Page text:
Page last updated at 12:05 GMT, Monday, 10 August 2009 13:05 UK

Jazz festival's 'future secure'

Members of Cardiff-based Wonderbrass take part in the parade
Members of Wonderbrass in the Brecon Jazz parade

The new Brecon Jazz festival has been hailed a success and organisers say its future is secure.

Musicians from around the world entertained more than 20,000 visitors during three days in the Powys town.

Its new producer Peter Florence said organisers would now look at how to develop the event, which this year had been "relaxed and easy".

Its future had been in doubt after poor summer weather in 2008 forced a company running it into liquidation.

The people behind the literary festival in the nearby town of Hay were eventually given the job of running Brecon Jazz.

Mr Florence made changes and said before this year's festival it would focus more on music and less on a culture of drinking, adding that families would not visit in the past because of "the drinking".

There are more real jazz lovers, and, thankfully, less boozy behaviour
Tracey Mcateer, The Wellington Hotel, Brecon

Mr Florence said: "The vibe's been good - relaxed and easy.

"The parade was great fun and there've been some magical concerts. We'll look at the numbers and decide how to develop it."

Tracey Mcateer, manager of The Wellington Hotel, said there had been a "massive shift" in the way the festival was delivered.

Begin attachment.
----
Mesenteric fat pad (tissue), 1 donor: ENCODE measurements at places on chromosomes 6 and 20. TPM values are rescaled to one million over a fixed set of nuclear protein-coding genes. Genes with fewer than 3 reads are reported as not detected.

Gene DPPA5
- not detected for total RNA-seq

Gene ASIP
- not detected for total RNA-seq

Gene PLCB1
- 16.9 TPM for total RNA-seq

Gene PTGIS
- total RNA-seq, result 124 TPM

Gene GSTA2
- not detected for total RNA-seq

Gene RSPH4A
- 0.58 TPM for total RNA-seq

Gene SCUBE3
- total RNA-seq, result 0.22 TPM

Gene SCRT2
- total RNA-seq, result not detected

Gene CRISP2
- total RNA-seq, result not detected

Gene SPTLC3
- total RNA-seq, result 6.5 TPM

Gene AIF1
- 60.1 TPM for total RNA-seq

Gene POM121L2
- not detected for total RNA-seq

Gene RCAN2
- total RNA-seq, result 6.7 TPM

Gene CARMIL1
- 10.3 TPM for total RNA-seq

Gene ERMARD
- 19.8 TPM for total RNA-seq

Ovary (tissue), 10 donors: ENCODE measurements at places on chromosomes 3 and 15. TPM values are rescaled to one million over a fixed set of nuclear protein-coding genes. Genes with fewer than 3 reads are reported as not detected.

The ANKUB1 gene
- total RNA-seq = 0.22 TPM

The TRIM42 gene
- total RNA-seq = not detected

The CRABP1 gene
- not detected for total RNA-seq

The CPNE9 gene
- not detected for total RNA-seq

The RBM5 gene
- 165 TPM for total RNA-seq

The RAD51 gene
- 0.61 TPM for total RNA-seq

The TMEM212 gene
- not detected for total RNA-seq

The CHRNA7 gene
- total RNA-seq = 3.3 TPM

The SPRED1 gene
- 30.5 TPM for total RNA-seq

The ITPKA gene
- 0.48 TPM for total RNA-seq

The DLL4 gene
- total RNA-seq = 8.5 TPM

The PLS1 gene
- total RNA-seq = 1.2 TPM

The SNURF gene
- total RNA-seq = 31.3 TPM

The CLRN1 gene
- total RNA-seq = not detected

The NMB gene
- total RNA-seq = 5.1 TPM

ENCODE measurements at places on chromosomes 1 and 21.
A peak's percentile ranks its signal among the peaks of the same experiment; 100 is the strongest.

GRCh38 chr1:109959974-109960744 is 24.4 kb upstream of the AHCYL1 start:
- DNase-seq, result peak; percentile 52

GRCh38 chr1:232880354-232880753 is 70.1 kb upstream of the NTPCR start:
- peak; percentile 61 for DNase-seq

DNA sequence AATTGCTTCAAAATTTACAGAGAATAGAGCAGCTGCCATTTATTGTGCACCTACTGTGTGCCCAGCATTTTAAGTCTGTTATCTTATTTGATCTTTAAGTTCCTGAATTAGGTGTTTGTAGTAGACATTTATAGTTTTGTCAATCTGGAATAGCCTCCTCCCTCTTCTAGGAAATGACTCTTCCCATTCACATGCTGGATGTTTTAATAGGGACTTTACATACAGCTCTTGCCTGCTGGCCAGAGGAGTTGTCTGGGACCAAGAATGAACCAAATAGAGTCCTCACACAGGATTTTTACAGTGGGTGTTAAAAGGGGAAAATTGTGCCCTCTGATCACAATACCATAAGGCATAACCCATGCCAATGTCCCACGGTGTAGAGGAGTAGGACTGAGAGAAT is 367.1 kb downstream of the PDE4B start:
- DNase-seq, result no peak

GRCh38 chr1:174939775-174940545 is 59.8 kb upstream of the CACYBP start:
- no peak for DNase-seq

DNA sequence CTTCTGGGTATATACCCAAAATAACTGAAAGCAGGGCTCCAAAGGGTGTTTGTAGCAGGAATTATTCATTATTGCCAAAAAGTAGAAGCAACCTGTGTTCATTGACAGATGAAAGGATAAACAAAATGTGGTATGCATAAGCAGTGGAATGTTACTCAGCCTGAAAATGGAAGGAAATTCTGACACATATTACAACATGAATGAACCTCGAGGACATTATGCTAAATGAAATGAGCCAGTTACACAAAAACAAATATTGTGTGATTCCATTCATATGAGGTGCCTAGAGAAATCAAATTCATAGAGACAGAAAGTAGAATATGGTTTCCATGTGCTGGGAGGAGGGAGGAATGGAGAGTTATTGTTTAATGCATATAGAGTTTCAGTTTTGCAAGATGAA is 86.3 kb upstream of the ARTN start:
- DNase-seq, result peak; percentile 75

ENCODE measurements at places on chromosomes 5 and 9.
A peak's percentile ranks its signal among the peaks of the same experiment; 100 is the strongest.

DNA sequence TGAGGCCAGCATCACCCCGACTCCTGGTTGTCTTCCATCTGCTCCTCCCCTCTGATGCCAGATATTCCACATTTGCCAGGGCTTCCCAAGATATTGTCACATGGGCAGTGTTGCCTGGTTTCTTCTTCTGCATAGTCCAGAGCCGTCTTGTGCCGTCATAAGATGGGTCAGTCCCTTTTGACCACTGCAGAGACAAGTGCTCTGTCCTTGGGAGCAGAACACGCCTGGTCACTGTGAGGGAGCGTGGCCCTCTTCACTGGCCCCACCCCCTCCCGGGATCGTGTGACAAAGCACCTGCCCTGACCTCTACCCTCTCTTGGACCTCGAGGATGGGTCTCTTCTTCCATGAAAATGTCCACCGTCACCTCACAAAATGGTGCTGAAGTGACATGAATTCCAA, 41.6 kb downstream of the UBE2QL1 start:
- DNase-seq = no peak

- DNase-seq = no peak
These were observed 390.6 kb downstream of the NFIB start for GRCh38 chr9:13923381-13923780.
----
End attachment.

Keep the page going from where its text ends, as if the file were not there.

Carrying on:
She added: "There are more real jazz lovers, and, thankfully, less boozy behaviour. It's clear that everyone involved made a huge effort, and given the time you had, it has been fantastic."

'Real pleasure'

Thomas McCourt, the owner of Oh, a store specialising in art, Welsh interest and language books, said it had been a "real pleasure to see people walking through the streets of Brecon, with more children and - responsible - adults than ever before coming to enjoy the music and the town".

Brecon's former mayor Councillor Martin Weale added: "There have been noticeably more people around town and visiting local retailers than there have been in previously years when the streets have been closed off.

"Interestingly, I've noticed an increase in the number of children this year, which is a great thing to see."

The future of the festival had been in doubt, though. In January, a company running it went into liquidation.

A month later the Arts Council of Wales, which stepped in to oversee its future, said it was postponing the 2009 event because there was no time to organise it.

But days later it was announced it would go ahead after all.

Among this year's highlights were South African pianist Abdullah Ibrahim and Cameroonian saxophonist Manu Dibango.

There was also a parade of floats, horses, musicians and entertainers through the streets on Saturday.

Among other performers were the pianist and godfather of British jazz, Stan Tracey, and Art Themen.

A festival spokesman said: "Over 20,000 visitors and members of the local community turned out to enjoy the festivities over three days, exceeding organisers' initial expectations, and ensuring that - after a year in which the world-famous jazz festival's future had been in doubt, before the organisers of The Hay Festival stepped in to assume control - the future of Brecon Jazz is secure."

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